For the second bite, I peer down into the crevice I’ve created and find mostly more sauce there lurking at the edges. By squeezing the triangle at the center I’m able to force more of the granular gray beef out of the darkness, along with a bit of reddish gunk that I imagine is supposed to be peppers or something. I make sure to get a bunch of these elements into my mouth along with the sauce, and am immediately overcome with regret. A full bite of the nacho doesn’t resemble anything close to an actual nacho, or even a burrito, it is really just a jackhammer-like barrage of highs and lows: the sharp chemical tang of what is supposed to be considered festive gives way to the more prevalent, flat pull of the mass of softness that has no particular definition in my mind beyond a thing inside my mouth.

What Is This Terror Before Me: A Review of the New Taco Bell Grilled Stuft Nacho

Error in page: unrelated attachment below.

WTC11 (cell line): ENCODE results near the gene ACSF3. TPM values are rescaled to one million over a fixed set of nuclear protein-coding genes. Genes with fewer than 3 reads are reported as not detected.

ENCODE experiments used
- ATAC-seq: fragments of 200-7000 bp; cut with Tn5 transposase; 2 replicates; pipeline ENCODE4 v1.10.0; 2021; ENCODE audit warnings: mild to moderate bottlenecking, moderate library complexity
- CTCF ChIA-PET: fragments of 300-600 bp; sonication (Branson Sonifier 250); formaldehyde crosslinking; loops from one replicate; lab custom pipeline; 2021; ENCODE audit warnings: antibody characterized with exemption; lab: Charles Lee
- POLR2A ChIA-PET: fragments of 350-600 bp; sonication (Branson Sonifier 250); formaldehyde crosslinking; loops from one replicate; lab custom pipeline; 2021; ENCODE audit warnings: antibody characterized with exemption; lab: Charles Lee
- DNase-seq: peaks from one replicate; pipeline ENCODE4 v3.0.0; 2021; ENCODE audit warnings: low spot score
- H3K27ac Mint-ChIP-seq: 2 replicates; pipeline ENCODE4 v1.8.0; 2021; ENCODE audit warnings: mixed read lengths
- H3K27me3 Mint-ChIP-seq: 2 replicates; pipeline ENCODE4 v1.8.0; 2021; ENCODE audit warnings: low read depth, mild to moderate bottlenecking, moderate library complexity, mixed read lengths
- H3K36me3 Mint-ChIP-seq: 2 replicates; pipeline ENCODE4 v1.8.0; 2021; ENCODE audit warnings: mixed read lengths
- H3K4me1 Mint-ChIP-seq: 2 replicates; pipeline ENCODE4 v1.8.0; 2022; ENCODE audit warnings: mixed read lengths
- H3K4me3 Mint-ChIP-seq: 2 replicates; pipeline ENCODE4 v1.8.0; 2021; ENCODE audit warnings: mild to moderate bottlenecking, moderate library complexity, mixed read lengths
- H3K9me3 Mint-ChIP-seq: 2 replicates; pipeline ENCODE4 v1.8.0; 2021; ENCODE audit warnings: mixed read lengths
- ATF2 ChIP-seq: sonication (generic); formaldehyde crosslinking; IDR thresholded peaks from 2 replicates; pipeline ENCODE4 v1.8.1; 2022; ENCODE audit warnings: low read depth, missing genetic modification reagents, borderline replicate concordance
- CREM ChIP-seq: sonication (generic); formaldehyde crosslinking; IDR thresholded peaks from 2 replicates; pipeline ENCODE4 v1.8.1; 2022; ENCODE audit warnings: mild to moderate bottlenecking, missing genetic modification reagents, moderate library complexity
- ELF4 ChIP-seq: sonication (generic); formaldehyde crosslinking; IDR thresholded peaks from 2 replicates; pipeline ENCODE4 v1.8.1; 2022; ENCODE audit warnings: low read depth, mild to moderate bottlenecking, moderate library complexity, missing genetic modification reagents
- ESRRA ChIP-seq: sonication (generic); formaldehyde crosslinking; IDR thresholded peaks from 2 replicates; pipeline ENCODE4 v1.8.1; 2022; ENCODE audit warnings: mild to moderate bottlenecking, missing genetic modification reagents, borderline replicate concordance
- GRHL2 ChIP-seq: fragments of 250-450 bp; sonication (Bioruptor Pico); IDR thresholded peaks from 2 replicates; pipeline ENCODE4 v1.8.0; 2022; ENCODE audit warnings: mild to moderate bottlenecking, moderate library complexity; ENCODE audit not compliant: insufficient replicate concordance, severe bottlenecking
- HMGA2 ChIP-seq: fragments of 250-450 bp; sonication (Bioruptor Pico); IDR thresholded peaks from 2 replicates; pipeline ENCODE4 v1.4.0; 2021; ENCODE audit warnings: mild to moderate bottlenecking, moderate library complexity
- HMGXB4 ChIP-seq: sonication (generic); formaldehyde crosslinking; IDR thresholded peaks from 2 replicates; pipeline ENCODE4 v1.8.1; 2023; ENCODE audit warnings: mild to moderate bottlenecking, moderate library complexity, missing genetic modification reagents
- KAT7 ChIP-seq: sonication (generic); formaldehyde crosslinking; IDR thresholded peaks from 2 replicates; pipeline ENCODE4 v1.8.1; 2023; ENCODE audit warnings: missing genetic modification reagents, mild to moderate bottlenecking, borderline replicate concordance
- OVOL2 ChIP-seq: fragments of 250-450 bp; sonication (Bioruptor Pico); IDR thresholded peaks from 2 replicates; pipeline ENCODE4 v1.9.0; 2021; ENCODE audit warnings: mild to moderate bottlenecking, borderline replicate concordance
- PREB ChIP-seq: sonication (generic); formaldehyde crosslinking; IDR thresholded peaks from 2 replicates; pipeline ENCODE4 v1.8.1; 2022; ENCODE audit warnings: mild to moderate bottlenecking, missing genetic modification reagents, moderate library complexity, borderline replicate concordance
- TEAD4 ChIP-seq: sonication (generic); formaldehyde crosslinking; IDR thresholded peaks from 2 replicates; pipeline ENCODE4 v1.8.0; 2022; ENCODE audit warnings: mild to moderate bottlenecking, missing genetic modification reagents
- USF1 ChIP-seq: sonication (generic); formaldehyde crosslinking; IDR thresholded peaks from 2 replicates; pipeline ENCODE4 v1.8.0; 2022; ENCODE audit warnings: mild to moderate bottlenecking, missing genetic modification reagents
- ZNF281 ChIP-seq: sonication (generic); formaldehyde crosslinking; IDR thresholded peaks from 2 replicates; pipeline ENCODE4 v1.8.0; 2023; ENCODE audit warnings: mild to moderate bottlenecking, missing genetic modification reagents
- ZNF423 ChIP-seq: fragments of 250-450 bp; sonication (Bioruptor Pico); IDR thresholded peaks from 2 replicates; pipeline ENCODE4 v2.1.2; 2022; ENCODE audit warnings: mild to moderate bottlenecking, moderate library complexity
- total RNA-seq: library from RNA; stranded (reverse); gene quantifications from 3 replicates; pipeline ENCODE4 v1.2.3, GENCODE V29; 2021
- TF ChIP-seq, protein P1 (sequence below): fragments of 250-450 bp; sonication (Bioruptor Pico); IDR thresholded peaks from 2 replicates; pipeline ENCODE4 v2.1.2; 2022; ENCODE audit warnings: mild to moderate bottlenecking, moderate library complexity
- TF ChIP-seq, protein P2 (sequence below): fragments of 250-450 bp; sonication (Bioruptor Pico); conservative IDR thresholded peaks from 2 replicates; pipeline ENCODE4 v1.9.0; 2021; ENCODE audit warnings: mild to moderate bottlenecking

Source Vice Magazine


"[There are] too many choices possible, but here is one epoch-making trend: as the post-2008 rise of hydraulic fracturing drove U.S. natural gas prices down and increased the supply (in 2013 the U.S. will be again the world’s largest natural gas producer) oil and gas prices, traditionally moving in tandem, have diverged significantly. History is being made." -Vaclav Smil

"[There are] too many choices possible, but here is one epoch-making trend: as the post-2008 rise of hydraulic fracturing drove U.S. natural gas prices down and increased the supply (in 2013 the U.S. will be again the world’s largest natural gas producer) oil and gas prices, traditionally moving in tandem, have diverged significantly. History is being made." -Vaclav Smil

Source Washington Post